2016-05-23

The “Only Way” to Free Someone from Cults: Islamic or Christian

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by Neil Godfrey

Another illustration of the only way a devoted member of a “tribe” — whether religious cult or ISIS — can begin to loosen their attachment and head towards the Exit door appeared in AP’s The Big Story: Islamic State’s lasting grip is a new hurdle for Europe, US written by Lori Hinnant. Its message is consistent with my own experience or exiting a religious cult and with the scholarly research I have since read on both religious cults and terrorist groups, both Islamist and secular.

Lori Hinnant is discussing the experiences of a French program to “de-radicalise” former ISIS members. Its key sentence:

Only once doubts are seeded can young would­be jihadis themselves reason their way back to their former selves.

Attempting to argue them out with reason is futile. In the case of fundamentalist cults we can easily enough see why: their thinking is entirely circular. There is no escaping. All “contrary thoughts” are from Satan and to be cast down, writes Paul in 2 Corinthians 10:5. It is no different with Islamic extremists, as previous posts have illustrated. Membership of the group is the foundation of the identity of each member; the group is their family and the bond stimulates the dopamine. Life only has meaning as an active member of the group.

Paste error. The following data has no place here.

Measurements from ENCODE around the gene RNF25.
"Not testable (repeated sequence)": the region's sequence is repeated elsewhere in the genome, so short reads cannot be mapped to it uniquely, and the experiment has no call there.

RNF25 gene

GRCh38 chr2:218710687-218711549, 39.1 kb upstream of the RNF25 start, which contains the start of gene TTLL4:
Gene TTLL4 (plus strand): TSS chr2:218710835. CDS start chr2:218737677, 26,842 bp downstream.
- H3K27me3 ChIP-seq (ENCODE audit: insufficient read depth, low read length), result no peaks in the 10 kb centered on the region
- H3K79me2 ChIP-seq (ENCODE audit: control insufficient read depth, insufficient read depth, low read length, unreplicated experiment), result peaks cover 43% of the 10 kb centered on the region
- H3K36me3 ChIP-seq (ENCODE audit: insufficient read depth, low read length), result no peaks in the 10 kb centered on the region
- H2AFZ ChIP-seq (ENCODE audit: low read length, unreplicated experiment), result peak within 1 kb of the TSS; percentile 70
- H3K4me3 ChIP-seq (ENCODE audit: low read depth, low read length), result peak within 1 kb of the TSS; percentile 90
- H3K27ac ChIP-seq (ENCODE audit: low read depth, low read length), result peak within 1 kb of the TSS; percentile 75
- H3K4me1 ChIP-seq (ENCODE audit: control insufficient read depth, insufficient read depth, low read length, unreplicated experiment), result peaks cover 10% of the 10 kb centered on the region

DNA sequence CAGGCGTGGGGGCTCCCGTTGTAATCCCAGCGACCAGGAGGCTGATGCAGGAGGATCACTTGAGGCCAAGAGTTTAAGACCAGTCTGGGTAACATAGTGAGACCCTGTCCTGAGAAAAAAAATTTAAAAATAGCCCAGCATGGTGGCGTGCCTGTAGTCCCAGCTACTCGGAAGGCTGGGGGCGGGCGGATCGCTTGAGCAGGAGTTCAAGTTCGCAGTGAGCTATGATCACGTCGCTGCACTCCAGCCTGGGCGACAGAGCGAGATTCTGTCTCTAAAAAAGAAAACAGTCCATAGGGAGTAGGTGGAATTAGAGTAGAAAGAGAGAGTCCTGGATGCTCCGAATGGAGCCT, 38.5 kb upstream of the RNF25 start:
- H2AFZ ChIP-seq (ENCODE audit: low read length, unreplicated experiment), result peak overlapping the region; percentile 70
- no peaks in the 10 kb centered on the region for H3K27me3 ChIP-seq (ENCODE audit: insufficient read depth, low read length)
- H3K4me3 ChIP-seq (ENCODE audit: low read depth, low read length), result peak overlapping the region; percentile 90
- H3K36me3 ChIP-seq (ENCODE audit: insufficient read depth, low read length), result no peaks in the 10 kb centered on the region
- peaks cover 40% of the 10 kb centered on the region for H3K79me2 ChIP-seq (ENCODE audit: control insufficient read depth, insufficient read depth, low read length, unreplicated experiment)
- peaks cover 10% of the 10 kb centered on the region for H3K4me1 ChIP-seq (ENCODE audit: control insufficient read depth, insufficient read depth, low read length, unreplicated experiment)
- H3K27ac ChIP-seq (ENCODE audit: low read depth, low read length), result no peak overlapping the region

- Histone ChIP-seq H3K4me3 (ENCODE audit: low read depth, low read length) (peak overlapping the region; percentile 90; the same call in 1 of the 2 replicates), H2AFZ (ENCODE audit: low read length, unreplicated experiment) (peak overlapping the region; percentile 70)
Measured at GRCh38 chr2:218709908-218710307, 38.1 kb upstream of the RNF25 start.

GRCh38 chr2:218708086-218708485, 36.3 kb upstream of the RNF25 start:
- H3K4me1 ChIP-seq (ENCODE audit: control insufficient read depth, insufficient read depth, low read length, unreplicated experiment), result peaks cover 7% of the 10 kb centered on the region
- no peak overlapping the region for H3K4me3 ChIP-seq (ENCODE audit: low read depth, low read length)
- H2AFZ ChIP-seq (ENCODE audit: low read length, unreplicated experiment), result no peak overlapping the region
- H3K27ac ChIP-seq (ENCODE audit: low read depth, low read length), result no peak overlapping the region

Try talking anyone out of leaving their family and walking away from the cause that gives their life meaning.

There is no reasoning with someone in the thrall of a jihadi group, those who run the program say, so the recruits have to experience tangible doubts about the jihadi promises they once believed. Bouzar said that can mean countering a message of antimaterialism by showing them the videos of fighters lounging in fancy villas or sporting watches with an Islamic State logo. Or finding someone who has returned from Syria to explain that instead of offering humanitarian aid, the extremists are taking over entire villages, sometimes lacing them with explosives. Only once doubts are seeded can young would­be jihadis themselves reason their way back to their former selves, she said.

That’s how it’s done. It won’t happen immediately. At first the response to “proofs” of hypocrisy among the group’s leaders and deception in what they promise will be met with incredulity, a suspicion that the stories are all lies. But show enough with the clear evidence that the stories are not fabrications and slivers of doubts have a chance of seeping in. Some will react with even more committed idealism, convincing themselves that they will fight the corruption within. But their powerlessness will eventually become apparent even to themselves.

Only then will the member begin to “reason their [own] way back to their former selves”.

 

 

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